It's a cold, damp Thursday night. My run takes me the same route it does most evenings of the winter season.
The last leg brings me to a corner house.
As always, there's a light on in the front room, and the curtains are wide open.
The TV flickers light over the back wall, and, in front, sitting in an arm chair, is the old lady at number 7.
I don't know her name. I should, by now.
I've only ever seen her outside in the summer, her zimmer frame helping her stand for brief moments in the front garden.
On those occasions, we exchange a smile. It always feels so genuine.
In the winter months, I can see her zimmer frame through the window, residing by her arm chair like a loyal dog awaiting a command.
Sometimes she's asleep; her neck slumped to the side. Other times she's fixated on the television.
As I catch a chilly breath at the top of the incline of her road, my brain pauses a moment and wonders why she keeps the curtains open. Hers is the only front room fully exposed.
And then it dawns on me. That front room is the window to her world.
Each time I run past, I look in and over to the chair.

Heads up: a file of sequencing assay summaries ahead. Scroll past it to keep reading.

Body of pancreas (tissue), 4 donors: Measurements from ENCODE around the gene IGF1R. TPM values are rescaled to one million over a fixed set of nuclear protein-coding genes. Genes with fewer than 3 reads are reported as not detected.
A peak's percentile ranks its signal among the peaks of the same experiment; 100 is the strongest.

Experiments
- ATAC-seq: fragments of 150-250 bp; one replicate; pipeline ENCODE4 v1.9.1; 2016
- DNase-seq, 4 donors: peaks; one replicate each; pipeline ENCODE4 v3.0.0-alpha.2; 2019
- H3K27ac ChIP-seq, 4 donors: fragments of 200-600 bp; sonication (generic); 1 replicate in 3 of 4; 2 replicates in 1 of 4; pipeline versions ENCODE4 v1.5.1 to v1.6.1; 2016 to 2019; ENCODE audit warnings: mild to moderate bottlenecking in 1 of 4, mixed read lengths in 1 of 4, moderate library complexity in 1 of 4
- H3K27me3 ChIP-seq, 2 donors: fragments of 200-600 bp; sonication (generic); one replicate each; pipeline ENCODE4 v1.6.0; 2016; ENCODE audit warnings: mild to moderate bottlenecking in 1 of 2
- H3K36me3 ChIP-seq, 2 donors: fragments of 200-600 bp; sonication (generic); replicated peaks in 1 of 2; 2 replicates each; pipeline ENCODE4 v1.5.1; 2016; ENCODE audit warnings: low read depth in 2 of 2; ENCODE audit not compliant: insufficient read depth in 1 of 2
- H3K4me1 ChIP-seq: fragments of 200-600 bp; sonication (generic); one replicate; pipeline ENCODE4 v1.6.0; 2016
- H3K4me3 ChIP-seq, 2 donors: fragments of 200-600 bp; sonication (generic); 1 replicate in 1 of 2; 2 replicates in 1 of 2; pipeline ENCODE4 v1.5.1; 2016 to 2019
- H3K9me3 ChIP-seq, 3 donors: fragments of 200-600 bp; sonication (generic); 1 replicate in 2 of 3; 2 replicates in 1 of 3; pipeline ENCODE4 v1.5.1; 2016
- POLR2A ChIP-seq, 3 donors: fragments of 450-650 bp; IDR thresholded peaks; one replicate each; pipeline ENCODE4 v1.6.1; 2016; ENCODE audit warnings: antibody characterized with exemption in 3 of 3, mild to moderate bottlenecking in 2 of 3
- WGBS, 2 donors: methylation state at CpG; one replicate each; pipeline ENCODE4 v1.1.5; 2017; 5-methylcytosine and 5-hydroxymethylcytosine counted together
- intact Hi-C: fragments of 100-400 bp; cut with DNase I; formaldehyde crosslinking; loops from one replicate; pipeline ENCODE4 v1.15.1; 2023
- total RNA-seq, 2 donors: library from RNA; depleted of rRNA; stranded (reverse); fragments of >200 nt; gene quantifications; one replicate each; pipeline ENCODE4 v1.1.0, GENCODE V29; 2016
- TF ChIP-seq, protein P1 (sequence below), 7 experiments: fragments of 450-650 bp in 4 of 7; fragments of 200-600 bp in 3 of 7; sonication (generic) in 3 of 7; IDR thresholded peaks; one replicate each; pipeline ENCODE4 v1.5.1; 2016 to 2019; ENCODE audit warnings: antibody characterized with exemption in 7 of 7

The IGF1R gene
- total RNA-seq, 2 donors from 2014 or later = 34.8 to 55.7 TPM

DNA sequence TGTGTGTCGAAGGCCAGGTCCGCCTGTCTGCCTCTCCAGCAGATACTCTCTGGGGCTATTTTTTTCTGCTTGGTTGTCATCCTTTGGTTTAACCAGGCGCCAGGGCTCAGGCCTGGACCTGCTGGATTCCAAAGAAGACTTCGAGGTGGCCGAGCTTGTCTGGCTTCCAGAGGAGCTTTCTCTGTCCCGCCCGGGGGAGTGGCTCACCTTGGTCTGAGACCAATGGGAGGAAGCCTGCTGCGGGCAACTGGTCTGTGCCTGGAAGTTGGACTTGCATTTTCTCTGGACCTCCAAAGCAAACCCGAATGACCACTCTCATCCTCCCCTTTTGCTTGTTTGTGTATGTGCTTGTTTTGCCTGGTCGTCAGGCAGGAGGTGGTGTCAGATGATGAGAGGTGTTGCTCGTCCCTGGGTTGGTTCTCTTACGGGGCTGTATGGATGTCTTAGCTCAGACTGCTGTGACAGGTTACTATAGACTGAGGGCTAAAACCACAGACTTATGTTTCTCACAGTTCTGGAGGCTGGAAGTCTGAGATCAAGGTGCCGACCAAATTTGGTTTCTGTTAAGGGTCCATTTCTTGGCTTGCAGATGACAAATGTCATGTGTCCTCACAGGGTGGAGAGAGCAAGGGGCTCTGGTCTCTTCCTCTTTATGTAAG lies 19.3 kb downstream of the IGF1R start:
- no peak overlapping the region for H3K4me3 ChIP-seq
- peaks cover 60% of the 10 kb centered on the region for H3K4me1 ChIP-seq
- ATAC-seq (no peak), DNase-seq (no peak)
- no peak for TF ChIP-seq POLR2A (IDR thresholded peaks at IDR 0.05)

She's always there.
The thing is; one day she won't be.
Each time I run by, I note this in my mind.
Most likely, she'll beat me to the winning post. She is old and frail, I am relatively young and agile.
I can run and walk easily. I can drive a car, visit friends, play with my daughter, go on holiday…what blessings, right?
Every time I look in through that window, I am reminded of these things and retaught the lesson in this comparison.
In that fleeting second as I run past, she is telling me this – albeit silently. In a way, I feel like that's why the curtains are open.
In the summertime, when she is able to grace the front garden, her smile is telling me the same thing.
Her fragile wave to my daughter from the safety of her porch brings with it the same message.
Life is for living. Life is now. Don't wait.
On the surface she is an old woman, in a chair, sitting on the cliff of life and awaiting her turn; on the inside, she is a book waiting to be read.
I've started reading it so many times, only to put it down and start another. We all have.
Tonight I started reading it again.
If I'm lucky, someone will run past my window one day and see me sitting in the chair, television on, curtains open.
And if that person is lucky, they'll stop a moment to witness the fragility of life and understand the lesson on display.
I don't know the old lady at number 7, I don't even know her name, yet, but I feel love and wisdom emanating from her.
She inspires me.